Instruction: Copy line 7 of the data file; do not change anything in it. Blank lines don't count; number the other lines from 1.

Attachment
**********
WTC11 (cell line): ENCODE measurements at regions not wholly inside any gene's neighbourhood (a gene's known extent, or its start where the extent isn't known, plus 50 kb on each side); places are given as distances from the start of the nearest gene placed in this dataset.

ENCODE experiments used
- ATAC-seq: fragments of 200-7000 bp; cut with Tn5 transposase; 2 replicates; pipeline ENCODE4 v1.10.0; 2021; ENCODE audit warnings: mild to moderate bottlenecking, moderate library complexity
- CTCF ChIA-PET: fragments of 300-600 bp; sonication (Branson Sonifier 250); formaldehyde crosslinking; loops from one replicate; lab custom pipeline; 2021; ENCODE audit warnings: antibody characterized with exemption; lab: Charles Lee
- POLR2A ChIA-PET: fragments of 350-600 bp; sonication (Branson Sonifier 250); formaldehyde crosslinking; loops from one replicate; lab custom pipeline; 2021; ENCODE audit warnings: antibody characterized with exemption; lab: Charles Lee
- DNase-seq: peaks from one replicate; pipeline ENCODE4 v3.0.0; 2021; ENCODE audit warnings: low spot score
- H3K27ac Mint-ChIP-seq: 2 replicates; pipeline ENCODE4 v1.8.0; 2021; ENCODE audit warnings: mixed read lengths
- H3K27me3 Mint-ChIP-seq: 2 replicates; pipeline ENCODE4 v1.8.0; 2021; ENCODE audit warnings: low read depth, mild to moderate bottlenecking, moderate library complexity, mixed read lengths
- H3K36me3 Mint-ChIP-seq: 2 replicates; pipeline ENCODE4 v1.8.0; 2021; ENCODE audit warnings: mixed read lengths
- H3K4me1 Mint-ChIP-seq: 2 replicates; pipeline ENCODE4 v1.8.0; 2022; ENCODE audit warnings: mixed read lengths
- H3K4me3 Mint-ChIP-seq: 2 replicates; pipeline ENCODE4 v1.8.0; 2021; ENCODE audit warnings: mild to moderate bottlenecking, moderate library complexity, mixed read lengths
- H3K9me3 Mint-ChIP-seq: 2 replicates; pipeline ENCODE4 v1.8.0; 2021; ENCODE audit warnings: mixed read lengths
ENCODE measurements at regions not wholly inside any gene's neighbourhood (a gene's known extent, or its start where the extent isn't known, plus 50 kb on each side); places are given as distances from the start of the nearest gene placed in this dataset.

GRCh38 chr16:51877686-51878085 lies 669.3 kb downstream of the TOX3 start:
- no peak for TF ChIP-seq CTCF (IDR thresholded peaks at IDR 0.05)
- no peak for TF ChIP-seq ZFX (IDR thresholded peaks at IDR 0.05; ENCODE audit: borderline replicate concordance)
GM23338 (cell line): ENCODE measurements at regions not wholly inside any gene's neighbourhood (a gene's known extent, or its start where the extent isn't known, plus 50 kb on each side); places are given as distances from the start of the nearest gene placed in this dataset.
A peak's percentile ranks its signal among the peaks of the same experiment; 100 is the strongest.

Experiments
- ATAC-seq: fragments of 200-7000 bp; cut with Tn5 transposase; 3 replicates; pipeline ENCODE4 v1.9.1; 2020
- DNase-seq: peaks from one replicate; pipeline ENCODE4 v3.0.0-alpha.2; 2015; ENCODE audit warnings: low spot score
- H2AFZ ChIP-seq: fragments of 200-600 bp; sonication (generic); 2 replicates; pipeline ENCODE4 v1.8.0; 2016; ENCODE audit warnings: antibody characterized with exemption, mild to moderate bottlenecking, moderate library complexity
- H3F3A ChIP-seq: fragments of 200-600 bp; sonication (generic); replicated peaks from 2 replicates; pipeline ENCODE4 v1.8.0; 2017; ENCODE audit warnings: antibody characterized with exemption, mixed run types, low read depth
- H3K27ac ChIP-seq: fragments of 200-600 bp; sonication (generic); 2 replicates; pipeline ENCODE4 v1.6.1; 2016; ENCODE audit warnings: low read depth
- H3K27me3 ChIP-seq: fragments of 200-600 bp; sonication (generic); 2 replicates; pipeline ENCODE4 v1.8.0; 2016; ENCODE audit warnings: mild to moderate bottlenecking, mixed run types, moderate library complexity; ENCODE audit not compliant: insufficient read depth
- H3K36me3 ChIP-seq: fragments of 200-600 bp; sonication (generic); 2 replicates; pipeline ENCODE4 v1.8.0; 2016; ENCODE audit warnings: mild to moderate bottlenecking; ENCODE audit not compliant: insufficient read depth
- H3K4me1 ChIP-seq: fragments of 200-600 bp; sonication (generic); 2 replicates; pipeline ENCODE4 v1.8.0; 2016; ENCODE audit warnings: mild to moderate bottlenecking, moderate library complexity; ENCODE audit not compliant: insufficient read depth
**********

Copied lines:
- H3K27ac Mint-ChIP-seq: 2 replicates; pipeline ENCODE4 v1.8.0; 2021; ENCODE audit warnings: mixed read lengths